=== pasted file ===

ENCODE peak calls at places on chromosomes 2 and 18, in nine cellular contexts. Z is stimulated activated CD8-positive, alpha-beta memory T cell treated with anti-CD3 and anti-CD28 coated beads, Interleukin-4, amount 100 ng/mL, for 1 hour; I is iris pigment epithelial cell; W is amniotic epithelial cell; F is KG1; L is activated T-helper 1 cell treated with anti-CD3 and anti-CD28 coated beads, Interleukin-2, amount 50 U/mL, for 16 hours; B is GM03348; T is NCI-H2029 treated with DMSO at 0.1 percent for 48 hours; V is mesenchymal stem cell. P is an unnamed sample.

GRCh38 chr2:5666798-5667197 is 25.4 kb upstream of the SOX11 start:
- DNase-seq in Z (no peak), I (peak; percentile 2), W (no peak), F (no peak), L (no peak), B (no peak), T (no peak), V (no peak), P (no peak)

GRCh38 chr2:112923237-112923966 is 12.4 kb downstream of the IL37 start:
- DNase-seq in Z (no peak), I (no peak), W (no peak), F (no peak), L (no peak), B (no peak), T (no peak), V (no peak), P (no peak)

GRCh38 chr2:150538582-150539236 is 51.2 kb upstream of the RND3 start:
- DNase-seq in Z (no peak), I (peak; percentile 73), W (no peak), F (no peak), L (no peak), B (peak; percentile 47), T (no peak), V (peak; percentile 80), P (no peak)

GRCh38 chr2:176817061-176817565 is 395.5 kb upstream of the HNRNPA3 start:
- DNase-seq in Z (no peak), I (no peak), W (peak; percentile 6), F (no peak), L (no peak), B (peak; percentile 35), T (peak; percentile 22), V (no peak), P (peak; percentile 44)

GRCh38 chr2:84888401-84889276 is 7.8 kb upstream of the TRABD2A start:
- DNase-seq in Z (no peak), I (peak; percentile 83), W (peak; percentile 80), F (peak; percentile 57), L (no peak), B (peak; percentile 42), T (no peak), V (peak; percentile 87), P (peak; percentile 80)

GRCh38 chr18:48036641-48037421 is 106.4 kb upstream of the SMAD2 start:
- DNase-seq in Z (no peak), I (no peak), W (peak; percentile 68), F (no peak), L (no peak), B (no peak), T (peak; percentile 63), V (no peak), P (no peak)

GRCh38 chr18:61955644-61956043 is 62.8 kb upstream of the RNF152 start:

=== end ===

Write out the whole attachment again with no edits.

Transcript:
ENCODE peak calls at places on chromosomes 2 and 18, in nine cellular contexts. Z is stimulated activated CD8-positive, alpha-beta memory T cell treated with anti-CD3 and anti-CD28 coated beads, Interleukin-4, amount 100 ng/mL, for 1 hour; I is iris pigment epithelial cell; W is amniotic epithelial cell; F is KG1; L is activated T-helper 1 cell treated with anti-CD3 and anti-CD28 coated beads, Interleukin-2, amount 50 U/mL, for 16 hours; B is GM03348; T is NCI-H2029 treated with DMSO at 0.1 percent for 48 hours; V is mesenchymal stem cell. P is an unnamed sample.

GRCh38 chr2:5666798-5667197 is 25.4 kb upstream of the SOX11 start:
- DNase-seq in Z (no peak), I (peak; percentile 2), W (no peak), F (no peak), L (no peak), B (no peak), T (no peak), V (no peak), P (no peak)

GRCh38 chr2:112923237-112923966 is 12.4 kb downstream of the IL37 start:
- DNase-seq in Z (no peak), I (no peak), W (no peak), F (no peak), L (no peak), B (no peak), T (no peak), V (no peak), P (no peak)

GRCh38 chr2:150538582-150539236 is 51.2 kb upstream of the RND3 start:
- DNase-seq in Z (no peak), I (peak; percentile 73), W (no peak), F (no peak), L (no peak), B (peak; percentile 47), T (no peak), V (peak; percentile 80), P (no peak)

GRCh38 chr2:176817061-176817565 is 395.5 kb upstream of the HNRNPA3 start:
- DNase-seq in Z (no peak), I (no peak), W (peak; percentile 6), F (no peak), L (no peak), B (peak; percentile 35), T (peak; percentile 22), V (no peak), P (peak; percentile 44)

GRCh38 chr2:84888401-84889276 is 7.8 kb upstream of the TRABD2A start:
- DNase-seq in Z (no peak), I (peak; percentile 83), W (peak; percentile 80), F (peak; percentile 57), L (no peak), B (peak; percentile 42), T (no peak), V (peak; percentile 87), P (peak; percentile 80)

GRCh38 chr18:48036641-48037421 is 106.4 kb upstream of the SMAD2 start:
- DNase-seq in Z (no peak), I (no peak), W (peak; percentile 68), F (no peak), L (no peak), B (no peak), T (peak; percentile 63), V (no peak), P (no peak)

GRCh38 chr18:61955644-61956043 is 62.8 kb upstream of the RNF152 start: